• Price When Reviewed: 2695 . 595 . 295

  • Pros: A decent upgrade. The Pelt mapping is a great feature in terms of improving day-to-day work.

  • Cons: There’s no getting away from the complex mess that is the Max user experience. Some features are excellent, while others are a pain.

  • Expert Rating: We rate this 8 out of 10We rate this 8 out of 10We rate this 8 out of 10We rate this 8 out of 10We rate this 8 out of 10 We rate this 8 out of 10

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The recent news that Autodesk has agreed to buy Alias came as a shock to 3D users. Autodesk will soon own the two biggest applications in the 3D industry, and users are getting nervous that either Maya or 3DS Max will bite the dust. Both Autodesk and Alias have made assurances that in the foreseeable future no plans are afoot to kill or merge Max and Maya, but no-one knows what the companies will do long-term. Amid this confusion, Autodesk has released another upgrade to 3DS Max, bringing it to version 8.

Users on the subscription scheme have had access to some of version 8’s new features via 3DS Max 7.5. Additions that do stand out are significant though, plus there are numerous improvements to the interface.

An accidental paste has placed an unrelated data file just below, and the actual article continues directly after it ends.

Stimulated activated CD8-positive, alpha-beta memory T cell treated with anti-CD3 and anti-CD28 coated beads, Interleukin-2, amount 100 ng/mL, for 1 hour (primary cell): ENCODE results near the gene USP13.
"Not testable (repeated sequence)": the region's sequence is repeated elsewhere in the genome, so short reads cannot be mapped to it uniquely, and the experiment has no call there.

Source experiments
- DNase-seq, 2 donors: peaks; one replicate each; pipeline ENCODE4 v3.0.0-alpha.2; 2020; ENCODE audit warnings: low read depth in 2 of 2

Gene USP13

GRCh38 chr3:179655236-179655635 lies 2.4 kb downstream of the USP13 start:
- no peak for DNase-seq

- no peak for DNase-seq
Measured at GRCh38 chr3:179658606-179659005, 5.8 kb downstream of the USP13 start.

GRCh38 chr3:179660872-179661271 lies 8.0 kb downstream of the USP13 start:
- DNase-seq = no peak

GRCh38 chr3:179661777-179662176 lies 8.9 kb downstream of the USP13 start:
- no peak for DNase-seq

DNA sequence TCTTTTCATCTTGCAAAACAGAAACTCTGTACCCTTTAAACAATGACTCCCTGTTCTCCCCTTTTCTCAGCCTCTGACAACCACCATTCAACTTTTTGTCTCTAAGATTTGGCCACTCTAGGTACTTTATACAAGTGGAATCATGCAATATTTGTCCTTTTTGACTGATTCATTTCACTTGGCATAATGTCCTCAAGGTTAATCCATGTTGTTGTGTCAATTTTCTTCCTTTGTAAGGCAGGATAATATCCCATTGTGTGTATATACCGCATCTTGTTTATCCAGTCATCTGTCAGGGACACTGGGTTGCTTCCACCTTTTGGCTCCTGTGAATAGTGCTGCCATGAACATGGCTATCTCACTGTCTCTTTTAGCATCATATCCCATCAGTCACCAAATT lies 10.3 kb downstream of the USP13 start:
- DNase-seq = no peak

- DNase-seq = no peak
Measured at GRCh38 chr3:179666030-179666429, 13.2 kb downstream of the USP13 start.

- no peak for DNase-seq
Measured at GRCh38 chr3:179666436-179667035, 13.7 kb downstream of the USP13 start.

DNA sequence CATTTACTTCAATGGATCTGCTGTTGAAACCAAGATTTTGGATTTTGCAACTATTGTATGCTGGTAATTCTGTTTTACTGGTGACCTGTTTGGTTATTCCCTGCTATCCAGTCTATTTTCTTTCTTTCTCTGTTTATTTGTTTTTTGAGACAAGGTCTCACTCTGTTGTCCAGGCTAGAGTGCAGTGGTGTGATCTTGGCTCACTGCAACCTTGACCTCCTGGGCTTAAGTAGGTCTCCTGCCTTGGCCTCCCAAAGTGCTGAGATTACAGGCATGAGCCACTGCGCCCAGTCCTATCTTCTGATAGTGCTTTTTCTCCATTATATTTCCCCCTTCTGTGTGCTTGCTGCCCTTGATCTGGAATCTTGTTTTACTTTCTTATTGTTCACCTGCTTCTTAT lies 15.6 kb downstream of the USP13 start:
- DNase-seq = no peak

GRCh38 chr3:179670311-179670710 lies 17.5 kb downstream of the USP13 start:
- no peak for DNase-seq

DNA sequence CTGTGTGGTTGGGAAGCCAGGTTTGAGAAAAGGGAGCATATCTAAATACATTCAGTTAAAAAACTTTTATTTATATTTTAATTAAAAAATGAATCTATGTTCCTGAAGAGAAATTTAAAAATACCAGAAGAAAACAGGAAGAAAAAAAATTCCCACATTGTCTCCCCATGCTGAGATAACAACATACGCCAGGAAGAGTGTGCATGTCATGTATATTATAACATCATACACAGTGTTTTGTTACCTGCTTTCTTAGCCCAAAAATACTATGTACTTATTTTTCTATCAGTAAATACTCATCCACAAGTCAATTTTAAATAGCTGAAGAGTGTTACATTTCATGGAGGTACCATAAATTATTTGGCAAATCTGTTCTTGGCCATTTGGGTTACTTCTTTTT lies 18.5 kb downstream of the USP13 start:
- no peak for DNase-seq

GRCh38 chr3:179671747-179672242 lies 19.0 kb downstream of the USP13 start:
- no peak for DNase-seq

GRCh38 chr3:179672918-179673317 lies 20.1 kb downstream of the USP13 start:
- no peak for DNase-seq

The new asset-management feature is the most significant workflow enhancement. The new system borrows technology from Autodesk’s CAD applications to improve asset management for collaborative teams, but it works well for lone artists too.

The Asset Tracking window available from the File menu lets you view all the file dependencies in a scene in a single hierarchical list. It displays images with their paths, and any xRefs used in the scene. If the scene has been moved then right-clicking on a selected group of items (textures, for example) allows you to set a new path for them en masse. You can change a texture used in the scene here, and all materials using it will be updated too.

Though Max’s asset tracking features can work with third-party database systems such as Avid’s Alienbrain, version 8 introduces Autodesk’s own central database server called the Vault. The Vault allows teams to work on a scene – users check out files, and the system notifies the group when colleagues have made changes. You can track versions of a scene with the History feature, and the Vault will notify you if scenes are out of date.

The Vault

 border=0 /> </div>The Vault Explorer lets you view the Vault contents outside of the 3DS Max application. It shows you what files are being used, who’s using them, where they are being used, and version history. The Vault Explorer offers a good way to get an overview of how a project is going. Using Autodesk DWF files, the Explorer lets you view the actual contents of 3D scene files, so you can view and approve scenes without having a copy of Max on your computer.
Another workflow enhancement in version 8 is a kind of versioning tool called Scene States. Rather than saving multiple scene files with different names and suffixes, you can use States to save versions within the same file.
States gives you a list of attributes that you can save. For example, you could save just the texture changes or lighting changes within a scene. This is not just a way to save different versions of scenes. It offers a powerful way to quickly change the properties of a scene as you work.
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